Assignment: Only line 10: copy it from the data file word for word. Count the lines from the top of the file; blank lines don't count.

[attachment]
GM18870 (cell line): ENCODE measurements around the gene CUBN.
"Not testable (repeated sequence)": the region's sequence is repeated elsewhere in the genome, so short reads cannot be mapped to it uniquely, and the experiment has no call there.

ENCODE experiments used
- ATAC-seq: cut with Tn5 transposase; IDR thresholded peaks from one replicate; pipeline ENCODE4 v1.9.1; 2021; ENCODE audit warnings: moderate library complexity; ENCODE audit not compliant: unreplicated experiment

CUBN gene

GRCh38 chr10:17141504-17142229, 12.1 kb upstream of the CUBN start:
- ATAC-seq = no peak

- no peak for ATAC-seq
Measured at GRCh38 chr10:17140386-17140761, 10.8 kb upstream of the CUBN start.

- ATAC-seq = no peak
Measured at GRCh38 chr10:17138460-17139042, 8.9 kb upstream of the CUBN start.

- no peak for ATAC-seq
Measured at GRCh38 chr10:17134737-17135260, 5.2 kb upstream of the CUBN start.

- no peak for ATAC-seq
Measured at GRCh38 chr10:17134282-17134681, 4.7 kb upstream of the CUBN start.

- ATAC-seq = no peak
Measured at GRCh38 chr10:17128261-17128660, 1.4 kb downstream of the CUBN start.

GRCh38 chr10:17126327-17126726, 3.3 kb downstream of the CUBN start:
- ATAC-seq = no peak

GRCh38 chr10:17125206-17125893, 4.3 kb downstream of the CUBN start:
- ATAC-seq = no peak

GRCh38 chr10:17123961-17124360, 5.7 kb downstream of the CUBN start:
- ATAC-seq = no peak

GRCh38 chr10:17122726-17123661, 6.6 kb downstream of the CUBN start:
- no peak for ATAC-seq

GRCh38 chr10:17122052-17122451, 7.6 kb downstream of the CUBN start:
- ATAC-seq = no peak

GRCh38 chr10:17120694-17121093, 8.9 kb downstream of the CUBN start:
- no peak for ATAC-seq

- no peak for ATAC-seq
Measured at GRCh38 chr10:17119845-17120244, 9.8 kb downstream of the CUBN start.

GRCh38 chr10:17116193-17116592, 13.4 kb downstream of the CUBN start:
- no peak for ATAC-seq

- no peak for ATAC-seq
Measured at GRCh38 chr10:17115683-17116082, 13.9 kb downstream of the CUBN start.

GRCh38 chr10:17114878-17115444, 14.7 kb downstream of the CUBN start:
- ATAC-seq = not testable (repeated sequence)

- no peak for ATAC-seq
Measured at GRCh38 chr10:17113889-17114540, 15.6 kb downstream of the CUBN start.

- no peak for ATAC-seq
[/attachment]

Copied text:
- ATAC-seq = no peak